- Nerlens Noel, 24, UFA -- After four active seasons plus a redshirt year, Noel is a work in progress. He’s long-armed and athletic, and his defensive impact can be significant. He produces when he plays, at least on defense. But, he also comes with a lot of risk. The biggest reason he might be available for the taxpayer mid-level exception is that he’s hurt a lot. Over the past two seasons, he’s missed 83 games with a litany ailments, which included knee and thumb surgeries, and knee soreness. But, he’s also the best obtainable talent. If healthy, he’s an athletic defender who could make a good pick-and-roll partner with John Wall. If injuries persist, he could be a modern-day Lorenzo Williams. His production projects to be above average over the next four seasons, and that makes his health worth the gamble. He’s one of the few free agent options with the potential to be more productive than Gortat was last season. UPDATE: Noel signed a two-year deal in Oklahoma City with a player option on the second year.
- Lucas Nogueira, 25, UFA -- Nogueira is a physical and effective defender who shoots a high percentage inside because his offensive game consists mostly of open dunks. For his career, Nogueira has 107 dunks on 182 made field goals. He’s a willing and effective screener (second on the Raptors last season in per minute screen assists), and an excellent finisher as the roll man. He’s not a prolific rebounder, but his defense and rim protection is very good. The risk with Nogueira is that he’s been a backup, and he might not be able to transition to a starting role. At $5.3 million, he’s worth the gamble because if he fails as a starter, he could return to being an effective reserve.
- Kyle O’Quinn, 28, UFA -- Signing O’Quinn would likely be the safest move at center. If possible, the Wizards should keep the deal to two or three years -- at his age, that fourth year projects to be rough. But, for the next couple years, he’s going to rebound, block shots, and convert around the basket. He sets good screens, and is a deft finisher as the roll man. His defense is decent, and while his turnovers are high for a center, his assists are too. He’d be likely to provide the Wizards with a solid 20-24 minutes per game as a starter.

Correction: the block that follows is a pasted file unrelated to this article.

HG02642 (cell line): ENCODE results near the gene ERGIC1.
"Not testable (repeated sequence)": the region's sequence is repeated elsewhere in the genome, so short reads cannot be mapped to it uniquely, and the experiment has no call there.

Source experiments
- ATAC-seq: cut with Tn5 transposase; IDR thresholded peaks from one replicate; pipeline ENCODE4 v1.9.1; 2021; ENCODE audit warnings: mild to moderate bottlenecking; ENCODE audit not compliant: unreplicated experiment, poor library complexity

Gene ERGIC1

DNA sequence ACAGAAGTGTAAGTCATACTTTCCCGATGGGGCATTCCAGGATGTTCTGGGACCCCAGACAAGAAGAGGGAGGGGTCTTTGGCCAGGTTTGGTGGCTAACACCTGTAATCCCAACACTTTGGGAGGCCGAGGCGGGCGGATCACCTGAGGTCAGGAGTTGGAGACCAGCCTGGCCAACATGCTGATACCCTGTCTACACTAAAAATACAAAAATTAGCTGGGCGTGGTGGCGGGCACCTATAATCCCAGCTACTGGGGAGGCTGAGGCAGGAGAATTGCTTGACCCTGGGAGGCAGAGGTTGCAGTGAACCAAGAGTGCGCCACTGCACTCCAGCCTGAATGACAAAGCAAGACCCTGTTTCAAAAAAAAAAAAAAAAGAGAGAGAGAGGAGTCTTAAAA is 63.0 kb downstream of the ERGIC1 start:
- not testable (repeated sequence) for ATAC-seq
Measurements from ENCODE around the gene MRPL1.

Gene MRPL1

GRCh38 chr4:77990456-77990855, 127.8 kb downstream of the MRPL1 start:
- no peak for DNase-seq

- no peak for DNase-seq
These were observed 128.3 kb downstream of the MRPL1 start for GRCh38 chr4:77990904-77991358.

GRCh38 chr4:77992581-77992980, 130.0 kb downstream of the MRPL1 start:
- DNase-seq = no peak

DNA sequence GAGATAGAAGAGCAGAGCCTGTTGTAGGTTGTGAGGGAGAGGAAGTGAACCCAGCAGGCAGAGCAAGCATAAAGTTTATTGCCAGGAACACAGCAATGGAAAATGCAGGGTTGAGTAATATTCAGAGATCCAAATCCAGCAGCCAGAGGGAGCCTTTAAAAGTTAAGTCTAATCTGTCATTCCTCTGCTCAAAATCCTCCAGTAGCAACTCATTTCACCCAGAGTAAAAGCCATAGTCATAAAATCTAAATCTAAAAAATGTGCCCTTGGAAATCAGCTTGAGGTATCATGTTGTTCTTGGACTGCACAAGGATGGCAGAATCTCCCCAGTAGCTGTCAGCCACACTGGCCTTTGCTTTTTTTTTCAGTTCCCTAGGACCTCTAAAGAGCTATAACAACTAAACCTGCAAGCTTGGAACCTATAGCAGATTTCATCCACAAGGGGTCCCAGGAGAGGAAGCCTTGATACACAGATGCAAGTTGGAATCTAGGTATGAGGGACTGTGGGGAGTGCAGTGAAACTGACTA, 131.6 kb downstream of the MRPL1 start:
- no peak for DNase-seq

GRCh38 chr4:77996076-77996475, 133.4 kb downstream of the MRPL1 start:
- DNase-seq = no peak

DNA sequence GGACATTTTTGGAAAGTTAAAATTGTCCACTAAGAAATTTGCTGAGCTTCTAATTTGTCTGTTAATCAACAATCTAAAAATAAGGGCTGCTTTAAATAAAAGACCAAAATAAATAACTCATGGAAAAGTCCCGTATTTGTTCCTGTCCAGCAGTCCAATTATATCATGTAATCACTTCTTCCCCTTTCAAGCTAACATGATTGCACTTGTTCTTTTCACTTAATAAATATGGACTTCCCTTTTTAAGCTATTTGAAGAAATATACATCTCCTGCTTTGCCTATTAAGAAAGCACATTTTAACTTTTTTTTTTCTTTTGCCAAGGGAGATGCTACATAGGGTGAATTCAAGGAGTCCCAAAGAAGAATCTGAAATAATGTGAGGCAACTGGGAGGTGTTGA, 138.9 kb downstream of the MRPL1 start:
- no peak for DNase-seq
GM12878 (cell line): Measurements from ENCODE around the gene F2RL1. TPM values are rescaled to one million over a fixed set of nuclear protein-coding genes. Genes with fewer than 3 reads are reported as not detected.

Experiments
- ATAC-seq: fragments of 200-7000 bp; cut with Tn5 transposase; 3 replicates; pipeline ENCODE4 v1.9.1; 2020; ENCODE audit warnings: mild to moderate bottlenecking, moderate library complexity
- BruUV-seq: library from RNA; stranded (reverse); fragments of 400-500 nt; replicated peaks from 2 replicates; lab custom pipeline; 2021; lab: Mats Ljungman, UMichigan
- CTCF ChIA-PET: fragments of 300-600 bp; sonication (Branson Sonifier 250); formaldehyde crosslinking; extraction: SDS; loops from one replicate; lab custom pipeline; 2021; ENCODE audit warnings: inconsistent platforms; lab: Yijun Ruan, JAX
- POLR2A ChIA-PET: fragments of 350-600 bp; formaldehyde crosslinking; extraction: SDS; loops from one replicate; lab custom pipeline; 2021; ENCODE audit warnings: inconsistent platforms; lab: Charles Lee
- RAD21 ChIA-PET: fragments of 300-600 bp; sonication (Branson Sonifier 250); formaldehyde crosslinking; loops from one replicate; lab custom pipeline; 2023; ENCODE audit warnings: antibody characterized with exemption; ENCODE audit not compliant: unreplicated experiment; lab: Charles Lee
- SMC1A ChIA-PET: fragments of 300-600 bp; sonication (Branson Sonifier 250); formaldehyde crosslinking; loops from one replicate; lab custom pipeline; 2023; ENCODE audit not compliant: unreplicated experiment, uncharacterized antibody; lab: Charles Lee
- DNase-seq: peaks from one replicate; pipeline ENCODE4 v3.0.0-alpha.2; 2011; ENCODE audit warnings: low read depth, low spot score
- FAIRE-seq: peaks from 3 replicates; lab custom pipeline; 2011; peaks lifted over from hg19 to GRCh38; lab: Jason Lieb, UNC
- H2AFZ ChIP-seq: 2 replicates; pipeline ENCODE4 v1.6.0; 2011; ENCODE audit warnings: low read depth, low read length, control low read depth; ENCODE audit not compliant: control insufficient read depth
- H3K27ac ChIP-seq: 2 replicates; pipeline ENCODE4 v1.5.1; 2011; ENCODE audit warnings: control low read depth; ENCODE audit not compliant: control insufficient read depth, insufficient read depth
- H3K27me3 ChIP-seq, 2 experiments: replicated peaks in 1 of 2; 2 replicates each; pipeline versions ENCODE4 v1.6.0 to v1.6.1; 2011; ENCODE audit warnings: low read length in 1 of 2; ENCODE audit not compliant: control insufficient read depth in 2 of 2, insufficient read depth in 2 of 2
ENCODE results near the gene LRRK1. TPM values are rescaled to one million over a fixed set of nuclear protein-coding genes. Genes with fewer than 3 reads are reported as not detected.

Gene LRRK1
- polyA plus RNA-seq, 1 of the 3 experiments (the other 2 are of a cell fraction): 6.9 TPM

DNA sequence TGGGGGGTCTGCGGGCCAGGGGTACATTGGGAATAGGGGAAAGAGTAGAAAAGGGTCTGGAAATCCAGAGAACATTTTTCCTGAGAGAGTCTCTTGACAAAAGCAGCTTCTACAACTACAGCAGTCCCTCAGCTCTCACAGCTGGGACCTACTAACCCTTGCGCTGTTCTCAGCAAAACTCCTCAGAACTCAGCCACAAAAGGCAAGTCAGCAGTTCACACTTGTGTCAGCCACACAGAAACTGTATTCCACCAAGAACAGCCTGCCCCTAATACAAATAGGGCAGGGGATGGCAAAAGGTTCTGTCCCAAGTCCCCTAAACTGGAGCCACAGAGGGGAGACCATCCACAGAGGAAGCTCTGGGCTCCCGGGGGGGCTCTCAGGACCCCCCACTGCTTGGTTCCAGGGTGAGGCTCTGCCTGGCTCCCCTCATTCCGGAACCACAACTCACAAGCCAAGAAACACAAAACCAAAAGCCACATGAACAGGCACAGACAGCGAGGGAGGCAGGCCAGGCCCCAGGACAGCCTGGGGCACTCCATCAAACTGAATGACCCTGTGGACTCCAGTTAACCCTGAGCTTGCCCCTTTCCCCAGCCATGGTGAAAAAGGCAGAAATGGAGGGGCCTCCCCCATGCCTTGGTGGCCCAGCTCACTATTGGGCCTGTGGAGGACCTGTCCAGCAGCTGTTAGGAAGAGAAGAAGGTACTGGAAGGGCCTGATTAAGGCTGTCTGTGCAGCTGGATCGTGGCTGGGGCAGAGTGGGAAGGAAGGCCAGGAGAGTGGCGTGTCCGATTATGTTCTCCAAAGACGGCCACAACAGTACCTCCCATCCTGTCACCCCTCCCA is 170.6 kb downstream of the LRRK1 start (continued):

- Amir Johnson, 31, UFA -- In previous eras, Johnson would be undersized at center, and he probably still is, even in the modern NBA. But, he rebounds and defends, converts around the basket, and even hits a three now and then. He led Philadelphia in per minutes screen assists last season, and his effort is outstanding. The Wizards could do worse than sign him to a one-year deal and use him as a stopgap starter.
- Salah Mejri, 32, UFA -- Mejri is kind of an older version of Nogueira. He’s less than ideal as a starter, but he’ll rebound, play defense and convert around the basket. Worst case, he’d supplant Mahinmi as a backup, though that would leave the Wizards still needing a starter. Given his age, the Wizards should sign him for one year, if possible. UPDATE: Mejri signed a one-year deal to stay in Dallas.
As free agency starts July 1, the Wizards should be in the market for two centers, a starter and a backup. The ideal combination would be the risky upside of Noel and the steady security of O’Quinn. Signing both is probably unaffordable, but Noel and Mejri or Johnson may be an achievable combo. They should also strongly consider using the stretch provision to release Mahinmi to give them a complete center reboot, and save millions in luxury tax payments in the process.
What do I expect to happen? Ernie Grunfeld will opt for the faux certainty of a veteran like Lopez, and then to try another year with Mahinmi coming off the bench. It’s a move that fans could talk themselves into liking, but wouldn’t give the Wizards the kind of boost they need as they move on from Gortat.